Say Something in Italian?


Hey folks, are there any plans for a SSi Italian in the near future?


I think there were a couple of trial lessons of SSiItalian a few years back. I certainly remember downloading them.


I’m here quite a long time but I never saw any Italian lessons, not even trials, but I might be here not long enough to really remember so @aran might be the right person to answer this. But, for how much it was written here on the forum I don’t remember it was said that Italian woulc come out in any near future. There was French, German, Serbian and some more languages announced to come out the first but I don’t remember Italian being mentioned.


A long time ago Aran was trying out some alterations to the lessons. It was possibly when the levels were being developed. Volunteers signed up for two languages they had no prior knowledge of to test the proposed changes. You were given two lessons in each language. I think there was a choice of four or maybe six languages. I chose Italian and Spanish. I still remember more from those two Italian lessons than I do from a whole term of night school classes. These sample lessons were emailed only to the volunteers, I think.
I guess once the SSiBorg is up and running, if there are people to help with the recording, then possibly SSiItalian could happen. But, like Tatjana, I have not heard that there are any immediate plans for Italian.


Italian is one of the most common requests we get - and we’re closing in on being ready for the next stage of testing the SSiBorg… once I stop giving Ifan mountains of work to make sure all the new guided courses play properly… :slight_smile:


Cheers. Thanks for the update Aran.


I can speak some - well, actually a little bit - of Italian.

My first Italian teacher (at my local college) told us that standard Italian is that spoken in Tuscany, which at the time of unification was the pre-eminent region of the newly founded country.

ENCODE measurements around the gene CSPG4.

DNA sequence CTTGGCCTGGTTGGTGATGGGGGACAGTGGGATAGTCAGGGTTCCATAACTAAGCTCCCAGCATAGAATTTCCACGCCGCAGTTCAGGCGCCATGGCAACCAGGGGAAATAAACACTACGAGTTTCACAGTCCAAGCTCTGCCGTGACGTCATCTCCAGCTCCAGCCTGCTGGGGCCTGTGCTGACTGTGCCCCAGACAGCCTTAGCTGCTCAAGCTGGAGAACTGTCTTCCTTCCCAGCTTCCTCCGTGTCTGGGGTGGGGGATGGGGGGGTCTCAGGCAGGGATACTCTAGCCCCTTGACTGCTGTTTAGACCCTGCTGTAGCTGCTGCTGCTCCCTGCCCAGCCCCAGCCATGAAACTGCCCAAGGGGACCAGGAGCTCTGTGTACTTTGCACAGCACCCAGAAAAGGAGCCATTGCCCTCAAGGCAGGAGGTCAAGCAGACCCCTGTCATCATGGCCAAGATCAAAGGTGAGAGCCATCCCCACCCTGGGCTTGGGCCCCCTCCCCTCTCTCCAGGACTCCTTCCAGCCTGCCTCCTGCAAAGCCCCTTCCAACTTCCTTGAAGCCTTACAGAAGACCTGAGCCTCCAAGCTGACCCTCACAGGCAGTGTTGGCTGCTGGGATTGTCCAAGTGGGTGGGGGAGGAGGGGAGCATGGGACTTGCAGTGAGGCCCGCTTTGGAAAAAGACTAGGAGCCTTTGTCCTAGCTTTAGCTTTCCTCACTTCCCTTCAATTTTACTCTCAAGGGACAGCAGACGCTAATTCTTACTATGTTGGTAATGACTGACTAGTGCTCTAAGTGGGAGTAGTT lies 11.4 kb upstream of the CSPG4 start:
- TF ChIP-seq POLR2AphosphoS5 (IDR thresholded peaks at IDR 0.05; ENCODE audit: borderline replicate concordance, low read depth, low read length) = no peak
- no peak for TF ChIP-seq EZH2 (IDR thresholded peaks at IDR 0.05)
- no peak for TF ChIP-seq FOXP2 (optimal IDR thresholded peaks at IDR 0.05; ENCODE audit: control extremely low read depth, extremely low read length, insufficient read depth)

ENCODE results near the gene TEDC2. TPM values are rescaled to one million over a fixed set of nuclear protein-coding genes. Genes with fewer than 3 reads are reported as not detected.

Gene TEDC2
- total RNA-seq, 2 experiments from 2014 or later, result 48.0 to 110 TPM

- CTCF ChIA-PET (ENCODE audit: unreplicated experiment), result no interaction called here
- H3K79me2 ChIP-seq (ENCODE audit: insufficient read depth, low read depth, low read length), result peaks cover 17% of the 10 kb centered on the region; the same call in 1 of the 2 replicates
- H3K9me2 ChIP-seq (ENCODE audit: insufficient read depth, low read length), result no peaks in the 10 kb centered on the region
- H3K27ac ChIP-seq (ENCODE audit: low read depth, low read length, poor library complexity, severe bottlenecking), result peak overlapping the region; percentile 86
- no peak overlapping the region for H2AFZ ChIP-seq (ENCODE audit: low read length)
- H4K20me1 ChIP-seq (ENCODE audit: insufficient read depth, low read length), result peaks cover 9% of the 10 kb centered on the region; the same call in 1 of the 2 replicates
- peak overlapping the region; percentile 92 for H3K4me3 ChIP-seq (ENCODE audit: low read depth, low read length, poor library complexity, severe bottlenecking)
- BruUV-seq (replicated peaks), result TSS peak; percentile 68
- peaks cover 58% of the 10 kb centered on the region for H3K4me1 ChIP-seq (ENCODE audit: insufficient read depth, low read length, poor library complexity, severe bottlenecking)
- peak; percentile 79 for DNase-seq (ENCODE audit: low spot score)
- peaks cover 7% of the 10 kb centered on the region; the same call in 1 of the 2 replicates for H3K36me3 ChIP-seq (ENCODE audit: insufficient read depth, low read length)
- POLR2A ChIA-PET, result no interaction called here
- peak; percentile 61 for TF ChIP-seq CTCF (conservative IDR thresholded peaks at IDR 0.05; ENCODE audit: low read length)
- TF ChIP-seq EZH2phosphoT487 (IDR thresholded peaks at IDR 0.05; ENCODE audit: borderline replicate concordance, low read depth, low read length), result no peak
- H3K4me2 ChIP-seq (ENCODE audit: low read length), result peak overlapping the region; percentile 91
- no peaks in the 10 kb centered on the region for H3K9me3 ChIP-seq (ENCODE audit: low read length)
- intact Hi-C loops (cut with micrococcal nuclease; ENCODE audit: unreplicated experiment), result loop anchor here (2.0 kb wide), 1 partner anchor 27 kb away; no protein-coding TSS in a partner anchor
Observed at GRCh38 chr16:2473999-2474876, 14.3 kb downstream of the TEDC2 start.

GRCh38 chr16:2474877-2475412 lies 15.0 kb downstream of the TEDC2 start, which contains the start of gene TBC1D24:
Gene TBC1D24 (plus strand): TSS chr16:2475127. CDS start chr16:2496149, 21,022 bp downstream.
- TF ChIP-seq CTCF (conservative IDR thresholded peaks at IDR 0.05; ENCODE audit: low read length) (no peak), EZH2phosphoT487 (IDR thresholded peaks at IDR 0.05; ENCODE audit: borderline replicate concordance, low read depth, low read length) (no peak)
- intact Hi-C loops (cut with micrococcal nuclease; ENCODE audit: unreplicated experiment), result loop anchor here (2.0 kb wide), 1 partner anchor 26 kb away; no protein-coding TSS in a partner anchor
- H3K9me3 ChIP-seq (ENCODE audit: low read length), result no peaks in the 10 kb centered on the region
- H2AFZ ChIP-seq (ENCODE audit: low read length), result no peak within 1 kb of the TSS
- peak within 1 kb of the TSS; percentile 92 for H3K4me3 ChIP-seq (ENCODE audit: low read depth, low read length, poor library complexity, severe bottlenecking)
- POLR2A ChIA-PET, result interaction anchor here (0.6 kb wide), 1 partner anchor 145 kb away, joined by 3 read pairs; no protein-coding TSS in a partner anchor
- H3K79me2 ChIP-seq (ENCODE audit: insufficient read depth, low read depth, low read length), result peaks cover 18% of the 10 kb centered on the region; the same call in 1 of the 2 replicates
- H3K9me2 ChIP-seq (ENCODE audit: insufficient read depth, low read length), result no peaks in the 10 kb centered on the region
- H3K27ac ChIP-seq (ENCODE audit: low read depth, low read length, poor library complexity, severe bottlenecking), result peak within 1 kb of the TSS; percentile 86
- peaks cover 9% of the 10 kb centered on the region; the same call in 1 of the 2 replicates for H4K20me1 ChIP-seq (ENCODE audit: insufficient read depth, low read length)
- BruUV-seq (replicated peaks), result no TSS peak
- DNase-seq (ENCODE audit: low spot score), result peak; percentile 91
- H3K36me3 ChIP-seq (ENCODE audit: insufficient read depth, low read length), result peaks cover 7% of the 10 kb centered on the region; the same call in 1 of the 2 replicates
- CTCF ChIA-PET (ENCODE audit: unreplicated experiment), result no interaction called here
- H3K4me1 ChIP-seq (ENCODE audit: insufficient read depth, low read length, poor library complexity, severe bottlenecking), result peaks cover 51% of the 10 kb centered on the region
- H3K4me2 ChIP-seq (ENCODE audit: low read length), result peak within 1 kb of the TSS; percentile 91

However, my understanding is that, to a much greater extent than English, Italian is very much a language of dialects, many of which are mutually incomprehensible. I guess this would be because of the fact that Italy as we know it only came into existence in the late 1800s.

Nevertheless, I’ve been to the north and I’ve been to the south, and it all sounds beautiful to me.


It’s interesting that you’re writing this today. I happen to be on holiday in Tuscany and just yesterday I was listening to a few locals talking and wondering how hard it could be for foreigners to understand what they were saying! It really is the standard Italian but they use some peculiar expressions and pronounce a few letters (like c) l
in a strange way. Like:
“o he’ tuffai? Vidi il tu’ babbo he porthava i huhhiai a hasa poh’anzi!”

We are used to catch the meaning anyway, but maybe it’s not so obvious (and I noticed it because I was having a hard time recognizing a few words in Welsh when they mutate, while it’s certainly natural for more experienced Welsh speakers)

I think it is true it is the one of dialects but becoming mostly the land of accents because most of us do not speak them any more (I can understand a few but cannot speak any).


Very interesting posts from David and Gisella. I’m learning my Italian via duolingo website. It’s fun but it’s nowhere near as good as SSiw - dim yn yr un stryd!


Apart from French at school, Italian was the first language I had a go at. Even at my best, I wasn’t fluent, but after several visits and a few years’ of lessons I could have a basic, faltering conversation. But I thoroughly enjoyed myself, and, with the exception of a back street shop assistant in Sorrento and a café waitress in Ortesi, everybody was pleased that I wanted to try the language.